The Bogyoke Market (Scott Market) is the second-most visited destination in Yangon by foreign tourists. Over 2000 shops sell numerous items; bags, tapestries, rattan, herbal medicines, traditional costumes of ethnic tribes and antiques. Virtually any item can be found somewhere in the market. It is a treasure trove for handmade crafts. One of the best buys is the original works of Myanmar artists. World renowned Myanmar rubies and quality sapphires are among the most popular items available at the market. If you want or need a specific product, most probably, it can be found at the Bogyoke Market.
The Kyaik Khauk Pagoda (Thanlyin) is situated on the main hillock of Thanlyin. The stupa is enshrined with a Buddha’s hair relic. Over 800 years ago, Mon Kings erected this stupa. In the Satta matka pagoda, there are tombs of two famous Myanmar poets of the 15th century (Natshinnaung and Dartukalyar).
Bago is a city 50 miles from Yangon, taking about to hours to reach by car. On the way you can visit the Kyaikhtiyo Pagoda in Mon State.
The 100 year old Shwe Tha Lyaung Buddha image is the second largest reclining Buddha in Myanmar. It is 74m long, 21 m high and can be seen at the edge of town.
The Shwemawdaw Pagoda, in Bago, stands at a height of 114m. It is the most famous great pagoda in Myanmar. Built over 1000 years ago by the Mons, it was originally 23 m high and enshrined 2 hairs of the Buddha. Over the years, the pagoda was rebuilt to increase its size. It continued to be built and rebuilt until, finally, after destruction by an earthquake, Shwemawdaw was built to its present height in 1954. The pagoda is guarded by lions with Buddha statues in their mouths.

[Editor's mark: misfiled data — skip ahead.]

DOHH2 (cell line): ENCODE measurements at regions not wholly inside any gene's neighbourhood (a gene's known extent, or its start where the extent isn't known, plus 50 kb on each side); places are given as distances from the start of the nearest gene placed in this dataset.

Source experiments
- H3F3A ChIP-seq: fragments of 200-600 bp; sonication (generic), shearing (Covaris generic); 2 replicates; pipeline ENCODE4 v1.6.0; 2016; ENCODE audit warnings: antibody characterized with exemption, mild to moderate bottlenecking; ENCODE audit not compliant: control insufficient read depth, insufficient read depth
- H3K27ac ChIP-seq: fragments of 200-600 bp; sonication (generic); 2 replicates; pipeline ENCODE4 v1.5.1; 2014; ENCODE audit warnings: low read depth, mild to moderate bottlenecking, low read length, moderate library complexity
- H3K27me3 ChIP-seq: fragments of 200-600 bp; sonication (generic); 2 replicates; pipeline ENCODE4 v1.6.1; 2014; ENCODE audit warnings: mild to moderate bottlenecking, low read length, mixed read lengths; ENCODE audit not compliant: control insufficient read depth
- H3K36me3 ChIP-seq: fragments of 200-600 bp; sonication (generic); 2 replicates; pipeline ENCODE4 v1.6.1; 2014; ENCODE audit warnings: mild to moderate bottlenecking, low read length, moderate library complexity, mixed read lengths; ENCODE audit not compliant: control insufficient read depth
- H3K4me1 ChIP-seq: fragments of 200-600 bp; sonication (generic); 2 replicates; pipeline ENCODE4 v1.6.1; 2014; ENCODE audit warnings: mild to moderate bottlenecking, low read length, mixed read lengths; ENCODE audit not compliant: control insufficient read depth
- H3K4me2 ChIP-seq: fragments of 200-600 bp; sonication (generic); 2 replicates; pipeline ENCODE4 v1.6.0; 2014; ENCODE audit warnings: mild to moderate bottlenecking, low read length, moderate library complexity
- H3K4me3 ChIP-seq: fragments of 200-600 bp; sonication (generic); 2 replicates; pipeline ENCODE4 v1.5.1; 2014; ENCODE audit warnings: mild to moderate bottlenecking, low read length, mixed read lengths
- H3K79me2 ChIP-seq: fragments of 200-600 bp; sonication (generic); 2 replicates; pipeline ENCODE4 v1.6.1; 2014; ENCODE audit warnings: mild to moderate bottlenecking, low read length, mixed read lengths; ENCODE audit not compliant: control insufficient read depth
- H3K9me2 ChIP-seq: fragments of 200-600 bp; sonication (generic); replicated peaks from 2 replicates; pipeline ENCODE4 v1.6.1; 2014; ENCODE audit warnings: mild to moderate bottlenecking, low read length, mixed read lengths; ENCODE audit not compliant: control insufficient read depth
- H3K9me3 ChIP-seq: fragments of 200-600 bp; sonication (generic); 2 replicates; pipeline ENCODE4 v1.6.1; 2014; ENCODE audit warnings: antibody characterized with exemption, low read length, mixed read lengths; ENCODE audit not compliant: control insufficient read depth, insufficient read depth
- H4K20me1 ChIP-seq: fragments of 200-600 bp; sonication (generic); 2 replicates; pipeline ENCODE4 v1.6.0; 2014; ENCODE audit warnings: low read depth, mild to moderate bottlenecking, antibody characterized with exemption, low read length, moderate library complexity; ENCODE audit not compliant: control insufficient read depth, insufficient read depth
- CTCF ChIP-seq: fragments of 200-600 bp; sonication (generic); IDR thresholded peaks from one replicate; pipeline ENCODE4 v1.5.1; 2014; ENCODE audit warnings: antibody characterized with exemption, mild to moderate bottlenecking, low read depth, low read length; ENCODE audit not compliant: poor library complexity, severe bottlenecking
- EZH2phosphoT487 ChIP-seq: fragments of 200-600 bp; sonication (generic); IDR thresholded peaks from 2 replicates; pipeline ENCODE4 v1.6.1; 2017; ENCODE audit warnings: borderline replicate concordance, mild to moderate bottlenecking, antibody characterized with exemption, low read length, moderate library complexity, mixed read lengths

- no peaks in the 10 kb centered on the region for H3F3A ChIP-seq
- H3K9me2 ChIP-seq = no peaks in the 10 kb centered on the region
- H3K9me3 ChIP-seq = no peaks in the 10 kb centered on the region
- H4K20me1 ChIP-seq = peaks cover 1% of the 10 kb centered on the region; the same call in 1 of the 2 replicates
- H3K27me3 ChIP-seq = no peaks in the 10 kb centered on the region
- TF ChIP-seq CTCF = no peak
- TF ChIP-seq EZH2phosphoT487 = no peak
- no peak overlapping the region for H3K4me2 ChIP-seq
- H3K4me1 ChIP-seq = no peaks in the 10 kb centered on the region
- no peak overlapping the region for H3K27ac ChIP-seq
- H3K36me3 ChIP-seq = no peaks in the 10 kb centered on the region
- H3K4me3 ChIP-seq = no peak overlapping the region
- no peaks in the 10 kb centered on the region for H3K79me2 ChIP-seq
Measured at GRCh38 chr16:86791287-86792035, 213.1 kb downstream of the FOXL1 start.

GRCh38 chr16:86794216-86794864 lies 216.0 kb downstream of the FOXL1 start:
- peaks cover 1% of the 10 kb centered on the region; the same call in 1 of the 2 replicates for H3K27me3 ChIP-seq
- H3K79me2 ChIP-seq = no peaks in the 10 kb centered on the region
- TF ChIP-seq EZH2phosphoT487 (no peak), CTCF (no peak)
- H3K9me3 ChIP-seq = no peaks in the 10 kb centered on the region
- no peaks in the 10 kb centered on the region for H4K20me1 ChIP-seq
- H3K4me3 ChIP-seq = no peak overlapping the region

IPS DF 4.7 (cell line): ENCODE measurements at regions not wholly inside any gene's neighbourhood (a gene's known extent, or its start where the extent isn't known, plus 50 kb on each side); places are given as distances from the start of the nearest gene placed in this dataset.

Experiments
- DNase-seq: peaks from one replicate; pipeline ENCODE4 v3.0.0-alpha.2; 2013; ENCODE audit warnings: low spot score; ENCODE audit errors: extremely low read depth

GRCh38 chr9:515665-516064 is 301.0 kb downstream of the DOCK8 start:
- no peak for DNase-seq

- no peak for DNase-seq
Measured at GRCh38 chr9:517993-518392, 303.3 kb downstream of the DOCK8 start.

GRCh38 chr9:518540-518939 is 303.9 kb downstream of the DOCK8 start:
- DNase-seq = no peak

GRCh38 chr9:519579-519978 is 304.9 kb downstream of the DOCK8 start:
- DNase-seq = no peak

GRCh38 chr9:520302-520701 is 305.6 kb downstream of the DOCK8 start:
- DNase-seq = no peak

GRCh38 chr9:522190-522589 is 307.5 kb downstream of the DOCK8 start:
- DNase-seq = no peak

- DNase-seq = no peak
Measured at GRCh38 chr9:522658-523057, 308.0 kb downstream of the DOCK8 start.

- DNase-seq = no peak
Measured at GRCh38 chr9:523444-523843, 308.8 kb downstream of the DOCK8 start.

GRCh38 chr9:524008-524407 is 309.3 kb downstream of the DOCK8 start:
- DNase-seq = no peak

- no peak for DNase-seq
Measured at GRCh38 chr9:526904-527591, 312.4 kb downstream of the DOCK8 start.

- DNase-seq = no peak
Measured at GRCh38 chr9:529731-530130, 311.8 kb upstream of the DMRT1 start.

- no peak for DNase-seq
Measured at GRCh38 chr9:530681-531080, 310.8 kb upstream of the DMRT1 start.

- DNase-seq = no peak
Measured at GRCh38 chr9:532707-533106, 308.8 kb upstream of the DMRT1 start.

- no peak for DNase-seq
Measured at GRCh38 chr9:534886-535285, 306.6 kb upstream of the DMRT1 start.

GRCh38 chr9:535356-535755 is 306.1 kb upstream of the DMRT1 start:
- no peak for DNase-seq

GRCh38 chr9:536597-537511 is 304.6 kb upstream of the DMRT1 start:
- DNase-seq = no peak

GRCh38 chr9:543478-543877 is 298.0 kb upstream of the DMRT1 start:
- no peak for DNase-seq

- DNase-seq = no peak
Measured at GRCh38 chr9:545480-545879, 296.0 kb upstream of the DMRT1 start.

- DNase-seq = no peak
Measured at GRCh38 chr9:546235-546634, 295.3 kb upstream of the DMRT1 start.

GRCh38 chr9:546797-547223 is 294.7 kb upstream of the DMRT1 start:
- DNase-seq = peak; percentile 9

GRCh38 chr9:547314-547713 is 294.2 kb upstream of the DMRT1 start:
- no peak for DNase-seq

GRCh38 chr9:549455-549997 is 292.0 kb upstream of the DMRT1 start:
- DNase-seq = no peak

The Shwemokhtaw Pagoda is situated in Pathein, a city some 120 miles west of Yangon. This pagoda was built over two thousand years ago. Over this time, it has passed through three distinguished Eras under three different titles.In the first Era, it was that the emperor more widely known as Siridammasoka of Pataliputta in India was the first builder of this historic shrine in the year 289 B.E, naming it as “Shweana. The year 457 B.E(new era after systematic elimination) represented the second Era, when Aloungsithu a well-known traveller and King of the Bagan dynasty, the reigning monarch of Paukkanrama (ancient name for the present day Bagan town on the middle Ayeyarwaddy, which is famous throughout the world for its pagodas and shrines). This King raised and enlarged this magnificent stupa renaming it as “Htupayon Samodda Gosa and Ommadanti, the then rulers of Pathein with its thirty one statues, distinguished themselves as the ruling donors of the Third Era, who made significant improvements to the shrine altering the name Htupayon to “Shwe Mokhtawae” which is the name it has today.